Cherry MX Clear keyboards are among the rarest of rare types to find, and assuming you can find one, then you can forget about any extra features or functionality. In recent months, even those that feature Cherry MX Green keys have become easier to find by comparison, which is particularly odd considering that Green switches were originally designed only for spacebar use. Jeff Atwood and Weyman Kwong (of WASD Keyboards) apparently agreed, and set out to design a keyboard that not just used Cherry MX Clear keys but one that met the features, functionality, and built-quality criteria they sought after. Hence, the CODE keyboard was born.
Cherry MX Clear switches have nearly the actuation force of Black switches, but retain the tactile feedback of Browns without the clicking noise of Blues. If that was a clear as mud, MX Clear switches have a higher actuation force than every key except Black and Green switch types, and a bottom-out force is the highest of the bunch, tied with Green switches. Our chart should help clear things up (sorry, last pun).
|Feedback||Clicky||Actuation Force||Bottom-out Force|
|CHERRY MX Red||Linear||No||45g||60g|
|CHERRY MX Black||Linear||No||60g||80g|
|CHERRY MX Brown||Tactile||No||45g||60g|
|CHERRY MX Blue||Tactile||Yes||50g||65g|
|CHERRY MX Green||Tactile||Yes||80g||100g|
|CHERRY MX Clear||Tactile||No||55g||100g|
Getting back to the CODE keyboard; it offers 6-key USB rollover (nine if counting Ctrl, Alt, & Shift), or no limit at all over PS/2. The backlighting on the CODE is Apple-esque in its design, in that the white LED offers seven levels of brightness or can be turned off. Even the steel backplate under the keys has been painted white “to provide perfectly even light dispersion”. Onboard memory will remember the last backlight setting for when the system is next turned on or even when the keyboard is disconnected. If that wasn’t enough, even the positioning of the Helvetica font typeface has been taken into account for the LED backlights.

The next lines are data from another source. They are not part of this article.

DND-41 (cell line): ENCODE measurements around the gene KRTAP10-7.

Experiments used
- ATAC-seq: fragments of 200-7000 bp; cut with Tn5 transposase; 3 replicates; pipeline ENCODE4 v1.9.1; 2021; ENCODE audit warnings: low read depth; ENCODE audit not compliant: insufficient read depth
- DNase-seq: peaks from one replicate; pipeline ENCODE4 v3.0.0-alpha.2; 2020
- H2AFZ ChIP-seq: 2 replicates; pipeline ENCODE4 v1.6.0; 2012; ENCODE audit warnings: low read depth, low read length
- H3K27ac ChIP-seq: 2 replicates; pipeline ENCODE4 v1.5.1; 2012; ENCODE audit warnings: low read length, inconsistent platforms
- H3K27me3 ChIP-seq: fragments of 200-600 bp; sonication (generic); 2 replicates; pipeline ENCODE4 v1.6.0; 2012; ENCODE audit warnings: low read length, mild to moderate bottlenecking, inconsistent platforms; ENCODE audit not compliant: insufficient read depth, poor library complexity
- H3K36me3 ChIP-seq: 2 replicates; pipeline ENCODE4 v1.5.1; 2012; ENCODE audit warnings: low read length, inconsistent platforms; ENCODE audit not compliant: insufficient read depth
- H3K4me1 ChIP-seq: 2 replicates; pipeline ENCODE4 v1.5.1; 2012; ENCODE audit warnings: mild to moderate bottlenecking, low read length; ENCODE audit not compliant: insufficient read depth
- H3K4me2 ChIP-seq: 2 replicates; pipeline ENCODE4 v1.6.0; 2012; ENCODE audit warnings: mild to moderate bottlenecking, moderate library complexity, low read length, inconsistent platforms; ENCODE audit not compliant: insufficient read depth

Oh, and don’t let the photos fool you. The CODE has an Fn key for six media keys subtly hidden on the Ins, Home, and Page key area with a seventh mute sound key on Pause.
The CODE was designed to be minimalist and unobtrusive, with the keyboard housing custom-molded to reduce its footprint as much as possible. The housing itself is textured to resist fingerprints, smudges, and light scratches. Flipping it over, and as expected, there are large rubber pads for plenty of grip, but one will also find rubber coated flip-out feet as well, something that is unfortunately all too rare to find in my opinion!
But wait, there’s more! In what has to be the most unique feature yet, flipping the CODE keyboard over will reveal another relic from the 80’s mechanical keyboard era: dip switches. These switches provide for some intriguing features and configurability. Users can switch between QWERTY, Dvorak, or Colemak typeface layouts, while Mac users will be happy to note they can convert the Alt into a Command button. Other settings include disabling the Windows key, changing the caps-lock key to a Ctrl, or even modifying the scroll-lock key into a Windows key lock function.
What isn’t so hidden as the Fn media keys is the price; at $150 for the 104-key with numpad or the 87-key version sans numpad, the CODE is by no means cheap. Still, given the dearth of MX Clear keyboards available, the price seems very reasonable, especially after taking into account the build quality, feature set, and configurability. Okay who am I kidding – honestly, the media keys may be worth it alone.
I am probably biased, but the CODE has every feature I’ve been looking for in a quality Cherry MX Clear keyboard, with the possible exception of self-cleaning keys. And I may not be the only one, as the 104-key CODE is already backordered well into next month. The 87-key CODE keyboard will also become available for ordering around that time.